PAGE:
Subject: Re: Scoring
by Fornia on 9/26/08 18:24
Although I really try to keep the games seperate as I am learning and enjoying the great game of disc golf, I am often forced to reflect on 'ball' golf as I have a decent background and am well versed in tournament operations and the Rules of Golf.
I will admit that my point DOES NOTHING to change the fact that a person may try to proclaim a score lower than the score they actually made.
From my first disc golf tournament (I've only played a handful) I found it odd that although each player fills out a card, only one card is used during the round for official scoring. Whereas in 'ball' golf, each player is given their own scorecard and is required on the first tee to exchange their own card with that of another player in that group. Ultimately, making that other person the scorer for your round. While recording your score it is advised that the player also keep his/her own score somewhere on the card for personal refernce, and as a reference point for any discrepencies. Each player is keeping another person's score in that group during the round.
Upon the completion of a round, the two players verify and attest the scores on the cards. I'd typically say, "Joe, I had you for a 75". Players are responsible for their 'hole-by-hole' scores but you'd typically total the front/back nines and total. If there is a difference in 9-hole or 18-hole scores, they can go back on each other's scoring on a 'hole-by-hole' basis to figure out the reason for the mixup. Once everything is agreed by the players they would both sign that individual card and hand it into the scoring folks. In the end the player is responsible for handing in their own card, as well as, the scores and signatures on that card.
If you are bored, I found some good verbage from the Virginia State Golf Association on the points I've mentioned below...This is the same way you'd score if you played at Saucon Valley, Shepherd Hills or any individual tournament at any golf course near you. Scrambles...are totally different and if you've played in a few, you know that sometimes there can be rumors of teams cheating in scrambles. Scrambles do not apply to what I am saying.
My issues with the way disc golf compares closer to Miniature Golf than 'Ball Golf' in its scoring practices...not a good thing. :)
1. The subject of this thread...a person saying a different (most likely lower) score than they actually made.
2. When 1 person holds and records scores on 1 card...what is stopping a cheater from actually announcing a correct score of 5, only to mark down a 4 on the card? Even if you hand off the card during the round, would most people actually catch it...a few holes later? THIS ONE...really bothers me. Just for the fact that it could happen.
The reference to 'ball' golf's way of scoring does not eliminate the issues I've noted above. However I do feel that knowing the fact that your playing competitor is keeping your score while you are scoring for that player (or another player in a group of 3 or 4) gives a more responsible impression to each competitor. I think its often forgotten that as a player, it is your responsibility to protect the integrity of the other players in the field.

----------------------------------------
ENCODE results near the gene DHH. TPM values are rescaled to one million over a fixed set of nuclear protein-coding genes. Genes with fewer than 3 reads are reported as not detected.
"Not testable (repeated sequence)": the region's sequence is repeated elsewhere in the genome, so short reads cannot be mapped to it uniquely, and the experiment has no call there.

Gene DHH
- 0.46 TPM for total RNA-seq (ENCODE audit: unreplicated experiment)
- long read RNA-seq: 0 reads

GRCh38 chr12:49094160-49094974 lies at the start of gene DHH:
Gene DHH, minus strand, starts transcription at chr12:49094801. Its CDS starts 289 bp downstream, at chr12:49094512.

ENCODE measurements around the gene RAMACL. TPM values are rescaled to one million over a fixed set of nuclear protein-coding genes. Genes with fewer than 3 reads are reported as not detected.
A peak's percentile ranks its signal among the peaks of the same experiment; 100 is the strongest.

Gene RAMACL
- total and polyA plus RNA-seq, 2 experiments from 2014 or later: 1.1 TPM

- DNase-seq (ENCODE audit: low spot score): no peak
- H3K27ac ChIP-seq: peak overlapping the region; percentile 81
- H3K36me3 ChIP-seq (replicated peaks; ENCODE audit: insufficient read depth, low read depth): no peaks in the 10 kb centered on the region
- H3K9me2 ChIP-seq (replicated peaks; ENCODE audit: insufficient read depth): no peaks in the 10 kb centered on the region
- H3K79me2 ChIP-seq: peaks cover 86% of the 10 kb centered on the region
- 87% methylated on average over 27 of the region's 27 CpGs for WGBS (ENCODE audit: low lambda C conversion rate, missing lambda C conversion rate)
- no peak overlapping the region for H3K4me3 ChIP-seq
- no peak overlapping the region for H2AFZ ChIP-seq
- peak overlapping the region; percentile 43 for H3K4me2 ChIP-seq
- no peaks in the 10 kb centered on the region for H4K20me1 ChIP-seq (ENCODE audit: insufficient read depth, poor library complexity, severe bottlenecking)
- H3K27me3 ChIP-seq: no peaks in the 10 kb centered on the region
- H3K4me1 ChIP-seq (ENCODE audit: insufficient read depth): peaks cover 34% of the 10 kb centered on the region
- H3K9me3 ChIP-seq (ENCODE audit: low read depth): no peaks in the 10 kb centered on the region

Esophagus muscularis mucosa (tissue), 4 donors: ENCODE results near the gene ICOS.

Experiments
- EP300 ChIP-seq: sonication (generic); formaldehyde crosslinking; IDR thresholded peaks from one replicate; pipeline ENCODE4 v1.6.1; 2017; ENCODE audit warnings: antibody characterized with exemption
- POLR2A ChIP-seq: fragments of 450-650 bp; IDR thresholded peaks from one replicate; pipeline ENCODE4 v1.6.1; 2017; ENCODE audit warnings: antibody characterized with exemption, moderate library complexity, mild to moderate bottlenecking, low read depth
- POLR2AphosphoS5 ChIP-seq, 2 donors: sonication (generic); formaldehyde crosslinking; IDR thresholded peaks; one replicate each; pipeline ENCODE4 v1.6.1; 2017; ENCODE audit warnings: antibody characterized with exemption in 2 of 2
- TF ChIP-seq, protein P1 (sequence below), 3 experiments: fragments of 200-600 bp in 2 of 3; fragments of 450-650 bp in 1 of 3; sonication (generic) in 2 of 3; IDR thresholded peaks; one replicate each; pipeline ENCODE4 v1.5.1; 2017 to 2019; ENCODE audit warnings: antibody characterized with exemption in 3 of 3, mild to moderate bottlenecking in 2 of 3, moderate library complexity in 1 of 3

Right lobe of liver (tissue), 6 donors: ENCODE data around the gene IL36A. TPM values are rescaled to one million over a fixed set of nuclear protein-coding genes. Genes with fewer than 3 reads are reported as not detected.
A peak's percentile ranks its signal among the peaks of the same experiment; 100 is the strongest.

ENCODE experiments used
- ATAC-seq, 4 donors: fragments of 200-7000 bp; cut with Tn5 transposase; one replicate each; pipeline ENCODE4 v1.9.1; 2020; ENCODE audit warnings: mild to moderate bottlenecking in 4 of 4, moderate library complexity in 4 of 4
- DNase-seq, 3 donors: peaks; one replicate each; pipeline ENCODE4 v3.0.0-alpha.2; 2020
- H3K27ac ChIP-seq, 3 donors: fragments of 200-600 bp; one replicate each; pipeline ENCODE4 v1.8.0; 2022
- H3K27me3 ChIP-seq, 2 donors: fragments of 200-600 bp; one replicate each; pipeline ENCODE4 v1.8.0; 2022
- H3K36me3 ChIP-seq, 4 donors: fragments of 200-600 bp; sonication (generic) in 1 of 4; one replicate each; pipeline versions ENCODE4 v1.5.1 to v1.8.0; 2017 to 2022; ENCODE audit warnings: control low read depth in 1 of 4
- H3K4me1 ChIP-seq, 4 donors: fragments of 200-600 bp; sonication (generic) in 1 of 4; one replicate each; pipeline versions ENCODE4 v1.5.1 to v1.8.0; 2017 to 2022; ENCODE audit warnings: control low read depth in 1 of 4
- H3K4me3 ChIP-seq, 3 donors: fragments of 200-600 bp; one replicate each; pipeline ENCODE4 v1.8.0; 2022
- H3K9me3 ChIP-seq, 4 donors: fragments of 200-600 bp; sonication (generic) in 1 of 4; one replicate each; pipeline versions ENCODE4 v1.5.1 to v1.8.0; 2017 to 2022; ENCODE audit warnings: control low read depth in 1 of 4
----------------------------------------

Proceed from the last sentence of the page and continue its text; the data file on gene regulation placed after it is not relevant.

The unfortunate part of this way of scoring is it would require a bit more work for a TD. I've played 2 AMMOS and I applaud Robin for the work he puts into the workdays, directing, and scoring of the tournaments. Thus, I am in no way questioning what I've witnessed locally in our tournaments. We're lucky to have someone that steps up to do this.....Dont get that twisted.
I am commenting on what I understand to be the general scoring practices for the game of disc golf in general. SO basically, this is just an observation and point of view.
The competitors responsibilities:
· Each player will have an Official Scorecard provided to them. Players will exchange scorecards on the first tee.
· USGA (United States Golf Association) Rule 6-6a: After each hole the marker should check the score with the competitor and record it. On completion of the round the marker shall sign the card and hand it to the competitor.
· USGA Rule 6-6b: After completion of the round, the competitor should check his score for each hole and settle any doubtful points with the committee. He shall ensure that the marker has signed the card, countersign the card himself and return it to the Committee as soon as possible. Penalty for breach of Rule 6-6b: Disqualification.
· USGA Rule 6-6c: No alteration may be made on a card after the competitor has returned it to the committee.
· USGA Rule 6-6d: The competitor is responsible for the correctness of the score recorded for each hole on his card. If he returns a score for any hole lower than actually taken, he shall be disqualified. If he returns a score for any hole higher than actually taken, the score as returned shall stand.
· Players should go directly to the scoring table after your 18th hole has been completed. Scorecards should be signed immediately upon completion of play, no communication with parents, family or friends until the scorecard is signed.
· All scoring rulings or rule information must be requested of the tournament official(s) before the scorecard is attested.
· Each player must perform his responsibility to protect the field by reporting any rule infraction. Players are reminded that under USGA Rule No. 1-3, no player may exclude the operation of a rule or waive any penalty incurred.
USGA Rules will govern all play. CHEATING WILL NOT BE TOLERATED! Any knowledge of cheating should be reported to the Tournament Director as soon as possible.
It is the explicit duty of each competitor to protect the field.